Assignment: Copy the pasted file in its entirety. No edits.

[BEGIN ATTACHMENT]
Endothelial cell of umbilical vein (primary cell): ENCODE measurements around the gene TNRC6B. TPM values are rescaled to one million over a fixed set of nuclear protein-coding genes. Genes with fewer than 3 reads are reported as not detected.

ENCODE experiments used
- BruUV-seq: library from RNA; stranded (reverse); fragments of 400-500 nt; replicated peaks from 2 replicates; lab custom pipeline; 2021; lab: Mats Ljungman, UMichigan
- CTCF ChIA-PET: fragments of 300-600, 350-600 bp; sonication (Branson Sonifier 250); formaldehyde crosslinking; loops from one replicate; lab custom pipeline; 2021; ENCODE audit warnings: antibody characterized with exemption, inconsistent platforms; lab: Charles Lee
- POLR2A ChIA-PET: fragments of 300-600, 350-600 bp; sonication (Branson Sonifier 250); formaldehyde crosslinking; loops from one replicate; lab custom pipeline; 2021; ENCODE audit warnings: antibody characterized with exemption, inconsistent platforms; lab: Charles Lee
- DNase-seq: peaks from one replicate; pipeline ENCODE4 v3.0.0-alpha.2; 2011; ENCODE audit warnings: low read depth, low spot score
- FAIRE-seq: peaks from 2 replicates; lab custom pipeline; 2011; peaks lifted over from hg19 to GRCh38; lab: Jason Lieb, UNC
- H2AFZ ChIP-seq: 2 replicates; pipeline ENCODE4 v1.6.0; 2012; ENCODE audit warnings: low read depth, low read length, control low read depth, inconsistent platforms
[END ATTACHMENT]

Endothelial cell of umbilical vein (primary cell): ENCODE measurements around the gene TNRC6B. TPM values are rescaled to one million over a fixed set of nuclear protein-coding genes. Genes with fewer than 3 reads are reported as not detected.

ENCODE experiments used
- BruUV-seq: library from RNA; stranded (reverse); fragments of 400-500 nt; replicated peaks from 2 replicates; lab custom pipeline; 2021; lab: Mats Ljungman, UMichigan
- CTCF ChIA-PET: fragments of 300-600, 350-600 bp; sonication (Branson Sonifier 250); formaldehyde crosslinking; loops from one replicate; lab custom pipeline; 2021; ENCODE audit warnings: antibody characterized with exemption, inconsistent platforms; lab: Charles Lee
- POLR2A ChIA-PET: fragments of 300-600, 350-600 bp; sonication (Branson Sonifier 250); formaldehyde crosslinking; loops from one replicate; lab custom pipeline; 2021; ENCODE audit warnings: antibody characterized with exemption, inconsistent platforms; lab: Charles Lee
- DNase-seq: peaks from one replicate; pipeline ENCODE4 v3.0.0-alpha.2; 2011; ENCODE audit warnings: low read depth, low spot score
- FAIRE-seq: peaks from 2 replicates; lab custom pipeline; 2011; peaks lifted over from hg19 to GRCh38; lab: Jason Lieb, UNC
- H2AFZ ChIP-seq: 2 replicates; pipeline ENCODE4 v1.6.0; 2012; ENCODE audit warnings: low read depth, low read length, control low read depth, inconsistent platforms